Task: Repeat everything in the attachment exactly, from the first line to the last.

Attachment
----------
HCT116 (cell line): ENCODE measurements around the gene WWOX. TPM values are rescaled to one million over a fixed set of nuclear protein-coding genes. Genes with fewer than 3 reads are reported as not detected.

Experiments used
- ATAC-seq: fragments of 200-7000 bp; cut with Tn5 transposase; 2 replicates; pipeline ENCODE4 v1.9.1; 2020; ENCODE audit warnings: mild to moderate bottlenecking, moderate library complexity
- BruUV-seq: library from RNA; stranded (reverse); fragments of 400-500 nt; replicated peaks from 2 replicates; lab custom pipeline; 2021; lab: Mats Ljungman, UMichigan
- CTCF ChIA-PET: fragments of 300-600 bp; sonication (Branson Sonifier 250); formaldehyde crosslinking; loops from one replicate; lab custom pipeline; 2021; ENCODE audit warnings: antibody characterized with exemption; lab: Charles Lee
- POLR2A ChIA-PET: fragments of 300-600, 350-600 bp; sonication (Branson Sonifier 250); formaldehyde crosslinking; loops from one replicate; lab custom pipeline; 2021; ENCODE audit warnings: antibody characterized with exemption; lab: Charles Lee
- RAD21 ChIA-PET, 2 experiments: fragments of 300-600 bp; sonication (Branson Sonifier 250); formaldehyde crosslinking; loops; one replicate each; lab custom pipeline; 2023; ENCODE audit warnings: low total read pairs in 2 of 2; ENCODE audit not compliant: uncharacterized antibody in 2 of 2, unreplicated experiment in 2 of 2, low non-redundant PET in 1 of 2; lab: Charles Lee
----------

HCT116 (cell line): ENCODE measurements around the gene WWOX. TPM values are rescaled to one million over a fixed set of nuclear protein-coding genes. Genes with fewer than 3 reads are reported as not detected.

Experiments used
- ATAC-seq: fragments of 200-7000 bp; cut with Tn5 transposase; 2 replicates; pipeline ENCODE4 v1.9.1; 2020; ENCODE audit warnings: mild to moderate bottlenecking, moderate library complexity
- BruUV-seq: library from RNA; stranded (reverse); fragments of 400-500 nt; replicated peaks from 2 replicates; lab custom pipeline; 2021; lab: Mats Ljungman, UMichigan
- CTCF ChIA-PET: fragments of 300-600 bp; sonication (Branson Sonifier 250); formaldehyde crosslinking; loops from one replicate; lab custom pipeline; 2021; ENCODE audit warnings: antibody characterized with exemption; lab: Charles Lee
- POLR2A ChIA-PET: fragments of 300-600, 350-600 bp; sonication (Branson Sonifier 250); formaldehyde crosslinking; loops from one replicate; lab custom pipeline; 2021; ENCODE audit warnings: antibody characterized with exemption; lab: Charles Lee
- RAD21 ChIA-PET, 2 experiments: fragments of 300-600 bp; sonication (Branson Sonifier 250); formaldehyde crosslinking; loops; one replicate each; lab custom pipeline; 2023; ENCODE audit warnings: low total read pairs in 2 of 2; ENCODE audit not compliant: uncharacterized antibody in 2 of 2, unreplicated experiment in 2 of 2, low non-redundant PET in 1 of 2; lab: Charles Lee